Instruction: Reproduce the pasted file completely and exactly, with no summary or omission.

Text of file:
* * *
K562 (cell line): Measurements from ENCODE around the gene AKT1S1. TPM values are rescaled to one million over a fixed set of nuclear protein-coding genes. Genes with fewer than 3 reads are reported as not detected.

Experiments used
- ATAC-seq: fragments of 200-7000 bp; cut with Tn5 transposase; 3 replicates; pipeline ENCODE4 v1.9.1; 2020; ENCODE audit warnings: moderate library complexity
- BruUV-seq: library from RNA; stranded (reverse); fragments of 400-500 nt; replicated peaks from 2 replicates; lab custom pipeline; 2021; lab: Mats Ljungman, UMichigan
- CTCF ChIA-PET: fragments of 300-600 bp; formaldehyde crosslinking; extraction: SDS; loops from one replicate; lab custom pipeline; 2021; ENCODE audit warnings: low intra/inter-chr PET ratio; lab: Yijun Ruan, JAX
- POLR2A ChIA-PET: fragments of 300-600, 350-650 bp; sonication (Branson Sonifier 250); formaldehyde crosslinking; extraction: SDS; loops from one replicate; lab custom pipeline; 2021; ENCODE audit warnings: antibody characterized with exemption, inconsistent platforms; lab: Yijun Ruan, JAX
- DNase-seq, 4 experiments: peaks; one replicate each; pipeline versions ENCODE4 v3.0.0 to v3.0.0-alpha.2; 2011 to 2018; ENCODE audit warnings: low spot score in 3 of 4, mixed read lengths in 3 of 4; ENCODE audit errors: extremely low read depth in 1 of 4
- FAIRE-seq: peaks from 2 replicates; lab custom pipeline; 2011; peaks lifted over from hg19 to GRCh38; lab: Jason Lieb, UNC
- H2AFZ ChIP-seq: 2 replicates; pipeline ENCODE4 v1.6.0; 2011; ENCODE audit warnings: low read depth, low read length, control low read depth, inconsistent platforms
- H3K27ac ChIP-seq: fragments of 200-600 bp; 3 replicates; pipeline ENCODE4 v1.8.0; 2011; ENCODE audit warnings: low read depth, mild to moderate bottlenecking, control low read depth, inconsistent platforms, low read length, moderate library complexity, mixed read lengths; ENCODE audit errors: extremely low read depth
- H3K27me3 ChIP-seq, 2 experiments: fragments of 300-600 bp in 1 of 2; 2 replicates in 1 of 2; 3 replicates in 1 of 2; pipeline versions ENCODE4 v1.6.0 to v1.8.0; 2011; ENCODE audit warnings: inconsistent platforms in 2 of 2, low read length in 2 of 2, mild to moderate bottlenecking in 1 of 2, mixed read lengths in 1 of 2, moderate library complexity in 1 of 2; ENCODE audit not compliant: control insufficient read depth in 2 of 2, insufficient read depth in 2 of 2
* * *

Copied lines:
K562 (cell line): Measurements from ENCODE around the gene AKT1S1. TPM values are rescaled to one million over a fixed set of nuclear protein-coding genes. Genes with fewer than 3 reads are reported as not detected.

Experiments used
- ATAC-seq: fragments of 200-7000 bp; cut with Tn5 transposase; 3 replicates; pipeline ENCODE4 v1.9.1; 2020; ENCODE audit warnings: moderate library complexity
- BruUV-seq: library from RNA; stranded (reverse); fragments of 400-500 nt; replicated peaks from 2 replicates; lab custom pipeline; 2021; lab: Mats Ljungman, UMichigan
- CTCF ChIA-PET: fragments of 300-600 bp; formaldehyde crosslinking; extraction: SDS; loops from one replicate; lab custom pipeline; 2021; ENCODE audit warnings: low intra/inter-chr PET ratio; lab: Yijun Ruan, JAX
- POLR2A ChIA-PET: fragments of 300-600, 350-650 bp; sonication (Branson Sonifier 250); formaldehyde crosslinking; extraction: SDS; loops from one replicate; lab custom pipeline; 2021; ENCODE audit warnings: antibody characterized with exemption, inconsistent platforms; lab: Yijun Ruan, JAX
- DNase-seq, 4 experiments: peaks; one replicate each; pipeline versions ENCODE4 v3.0.0 to v3.0.0-alpha.2; 2011 to 2018; ENCODE audit warnings: low spot score in 3 of 4, mixed read lengths in 3 of 4; ENCODE audit errors: extremely low read depth in 1 of 4
- FAIRE-seq: peaks from 2 replicates; lab custom pipeline; 2011; peaks lifted over from hg19 to GRCh38; lab: Jason Lieb, UNC
- H2AFZ ChIP-seq: 2 replicates; pipeline ENCODE4 v1.6.0; 2011; ENCODE audit warnings: low read depth, low read length, control low read depth, inconsistent platforms
- H3K27ac ChIP-seq: fragments of 200-600 bp; 3 replicates; pipeline ENCODE4 v1.8.0; 2011; ENCODE audit warnings: low read depth, mild to moderate bottlenecking, control low read depth, inconsistent platforms, low read length, moderate library complexity, mixed read lengths; ENCODE audit errors: extremely low read depth
- H3K27me3 ChIP-seq, 2 experiments: fragments of 300-600 bp in 1 of 2; 2 replicates in 1 of 2; 3 replicates in 1 of 2; pipeline versions ENCODE4 v1.6.0 to v1.8.0; 2011; ENCODE audit warnings: inconsistent platforms in 2 of 2, low read length in 2 of 2, mild to moderate bottlenecking in 1 of 2, mixed read lengths in 1 of 2, moderate library complexity in 1 of 2; ENCODE audit not compliant: control insufficient read depth in 2 of 2, insufficient read depth in 2 of 2